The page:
Archive for February, 2016

What is a Next of Kin certificate?

A Next of Kin Certificate (“pistopoiitiko eggyteron syggenon”) is a Certificate which determines the closest living relatives of a deceased person. It is used for Inheritance Legal Matters and is issued by the Greek municipality the deceased was registered with. In case the deceased was not registered with a Greek Municipality, a Certificate of Heirship (“pistopoitiko klironomitiriou”) is issued from the competent Court in Greece. In the event the deceased was a resident of a foreign country for more than five (5) years and passed away abroad, the competent Greek Consulate can issue a Next of Kin Certificate. For that, the presence of three (3) witnesses who are Greek citizens is necessary who sill state the closest living relatives of the deceased.

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When is a property sealed in Greece and how is it unsealed?

(Articles 826-841 of the Code of Civil Procedure)

When someone in Greece passes away in his residence alone or dies without having close relatives and there is a danger that his property will be violated, then said property is sealed.  The sealing of the property takes place pursuant to a Court’s decision which is issued either:

  1. a) Upon the petition of any person who has a legitimate interest, filed with the competent Magistrate Court, or
  2. b) By the Court sealing the property ex officio, namely on its own initiative, without anyone requesting said sealing.

Pursuant to this decision the Court orders that the property is sealed and appoints an escrow agent for its contents. After the aforementioned decision is issued, the Court’s Secretary visits the property, seals it, keeps the keys and produces a sealing report.

In order to unseal the property, someone who has a legitimate interest – usually a relative – files a petition with the competent Court requesting said unsealing. He can also request from the Court to appoint a Notary for the unsealing and experts to appraise the value of the items contained therein.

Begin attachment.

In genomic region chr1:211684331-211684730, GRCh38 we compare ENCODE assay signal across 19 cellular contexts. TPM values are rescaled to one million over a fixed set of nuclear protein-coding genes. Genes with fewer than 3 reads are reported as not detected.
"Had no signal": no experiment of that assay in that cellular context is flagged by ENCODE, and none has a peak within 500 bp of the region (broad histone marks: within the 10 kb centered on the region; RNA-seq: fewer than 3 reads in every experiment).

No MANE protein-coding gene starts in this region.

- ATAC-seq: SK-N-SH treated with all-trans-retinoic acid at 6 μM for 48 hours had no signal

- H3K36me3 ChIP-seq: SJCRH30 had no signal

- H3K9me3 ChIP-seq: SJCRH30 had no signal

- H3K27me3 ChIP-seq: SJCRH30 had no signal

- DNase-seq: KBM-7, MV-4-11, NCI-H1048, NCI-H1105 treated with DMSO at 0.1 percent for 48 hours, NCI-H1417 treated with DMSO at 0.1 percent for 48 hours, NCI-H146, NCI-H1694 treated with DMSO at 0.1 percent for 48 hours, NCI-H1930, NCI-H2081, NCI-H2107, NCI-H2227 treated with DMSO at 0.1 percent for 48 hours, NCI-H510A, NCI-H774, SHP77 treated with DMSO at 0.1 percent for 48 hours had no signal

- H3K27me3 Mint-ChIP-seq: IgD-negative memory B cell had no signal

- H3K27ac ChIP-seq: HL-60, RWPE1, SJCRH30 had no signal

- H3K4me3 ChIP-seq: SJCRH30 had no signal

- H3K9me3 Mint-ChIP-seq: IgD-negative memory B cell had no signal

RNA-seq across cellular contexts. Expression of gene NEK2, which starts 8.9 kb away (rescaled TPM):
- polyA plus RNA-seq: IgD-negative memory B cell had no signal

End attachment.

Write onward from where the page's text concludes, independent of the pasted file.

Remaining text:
The documents necessary to be filed with the Court for the unsealing are:

  1. A petition requesting the unsealing and explaining the reason
  2. A certificate of the deceased’s death
  3. A certified copy of the Court’s sealing Decision
  4. A certified copy of the sealing report
  5. A next of kin certificate for the deceased
  6. A certificate issued by the competent Magistrate’s Court that no Will has been probated or, if there is a Will, that no other Will has been probated.
  7. A certificate issued by the competent Court of First Instance that no Will has been probated or, if there is a Will, that no other Will has probated
  8. If there is a Will, a certified copy of the Will.

The Court issues a Decision and orders the unsealing of the property, appoints a Notary and experts for the unsealing procedure and also a person to hold the contents of the apartment in escrow following the unsealing.

The petitioner contacts the Notary who specifies the exact day and time for the unsealing. Then the petitioner has to serve the Court’s decision via a Court bailiff to the Tax Authority where the deceased was registered and inform said Authority about the day and time that the unsealing will take place in case a representative of the Tax Authority wishes to be present. He also serves the Court’s Decision via a Court bailiff to the Court appointed experts.

On the unsealing day the Notary produces an unsealing report, describing the procedure that was followed and specifying the value of each item of the house as it was appraised by the experts. Then he/she delivers the keys to the escrow agent and provides a certified copy of said report to those who requested the unsealing and were present during the procedure.  The fees of the Notary and agents are paid by the petitioner of the unsealing.

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